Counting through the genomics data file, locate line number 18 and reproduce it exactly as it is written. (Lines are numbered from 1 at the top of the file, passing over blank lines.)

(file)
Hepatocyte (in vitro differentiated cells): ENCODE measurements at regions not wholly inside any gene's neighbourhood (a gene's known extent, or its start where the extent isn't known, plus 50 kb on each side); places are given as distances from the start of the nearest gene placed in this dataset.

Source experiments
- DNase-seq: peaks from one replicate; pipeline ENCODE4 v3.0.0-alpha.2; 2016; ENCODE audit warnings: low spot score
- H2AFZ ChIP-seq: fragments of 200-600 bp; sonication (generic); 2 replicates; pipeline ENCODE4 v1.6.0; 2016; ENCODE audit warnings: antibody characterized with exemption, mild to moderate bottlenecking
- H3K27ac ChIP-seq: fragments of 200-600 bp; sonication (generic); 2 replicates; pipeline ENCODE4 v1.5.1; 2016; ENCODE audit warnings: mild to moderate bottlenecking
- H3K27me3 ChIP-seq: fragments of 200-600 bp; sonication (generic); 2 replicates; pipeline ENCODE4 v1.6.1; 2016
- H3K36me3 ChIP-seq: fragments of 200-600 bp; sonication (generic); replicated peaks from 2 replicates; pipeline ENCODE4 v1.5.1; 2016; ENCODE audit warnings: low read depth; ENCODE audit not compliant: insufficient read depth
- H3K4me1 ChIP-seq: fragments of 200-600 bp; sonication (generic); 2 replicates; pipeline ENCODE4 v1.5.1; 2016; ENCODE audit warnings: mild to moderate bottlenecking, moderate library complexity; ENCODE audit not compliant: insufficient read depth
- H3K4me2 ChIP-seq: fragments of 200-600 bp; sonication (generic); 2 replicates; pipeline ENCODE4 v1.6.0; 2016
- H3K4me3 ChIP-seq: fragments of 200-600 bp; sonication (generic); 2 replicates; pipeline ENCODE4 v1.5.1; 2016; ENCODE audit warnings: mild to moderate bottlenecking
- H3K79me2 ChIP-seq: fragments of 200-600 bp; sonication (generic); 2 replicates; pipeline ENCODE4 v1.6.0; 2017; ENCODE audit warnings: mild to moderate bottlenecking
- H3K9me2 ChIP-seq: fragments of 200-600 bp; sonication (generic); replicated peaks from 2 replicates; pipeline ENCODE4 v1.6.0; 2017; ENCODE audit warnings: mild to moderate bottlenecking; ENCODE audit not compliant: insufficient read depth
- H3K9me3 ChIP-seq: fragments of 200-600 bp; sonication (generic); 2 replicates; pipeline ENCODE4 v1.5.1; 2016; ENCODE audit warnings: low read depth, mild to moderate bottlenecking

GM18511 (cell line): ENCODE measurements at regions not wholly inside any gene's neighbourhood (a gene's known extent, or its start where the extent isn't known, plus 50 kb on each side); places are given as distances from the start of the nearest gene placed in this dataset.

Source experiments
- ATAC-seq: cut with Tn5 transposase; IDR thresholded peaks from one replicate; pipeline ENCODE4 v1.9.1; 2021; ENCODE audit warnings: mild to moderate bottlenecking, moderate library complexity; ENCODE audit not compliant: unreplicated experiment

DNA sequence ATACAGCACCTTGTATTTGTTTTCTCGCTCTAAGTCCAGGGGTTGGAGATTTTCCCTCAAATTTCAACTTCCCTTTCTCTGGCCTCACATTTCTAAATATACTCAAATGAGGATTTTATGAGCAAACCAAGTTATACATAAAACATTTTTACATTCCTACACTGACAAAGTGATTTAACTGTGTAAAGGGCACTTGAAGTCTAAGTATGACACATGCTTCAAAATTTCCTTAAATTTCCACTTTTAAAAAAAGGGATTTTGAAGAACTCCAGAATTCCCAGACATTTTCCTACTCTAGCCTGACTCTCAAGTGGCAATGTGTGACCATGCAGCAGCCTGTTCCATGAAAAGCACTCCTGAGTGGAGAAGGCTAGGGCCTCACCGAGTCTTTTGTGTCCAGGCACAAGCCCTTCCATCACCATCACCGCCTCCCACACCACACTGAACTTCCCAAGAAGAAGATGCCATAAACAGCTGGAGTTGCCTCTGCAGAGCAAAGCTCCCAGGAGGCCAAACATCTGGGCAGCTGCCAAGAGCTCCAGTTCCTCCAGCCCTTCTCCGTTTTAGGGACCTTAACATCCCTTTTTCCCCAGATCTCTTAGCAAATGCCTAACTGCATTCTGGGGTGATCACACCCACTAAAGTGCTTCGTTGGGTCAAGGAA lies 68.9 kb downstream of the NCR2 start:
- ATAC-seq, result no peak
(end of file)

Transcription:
- ATAC-seq, result no peak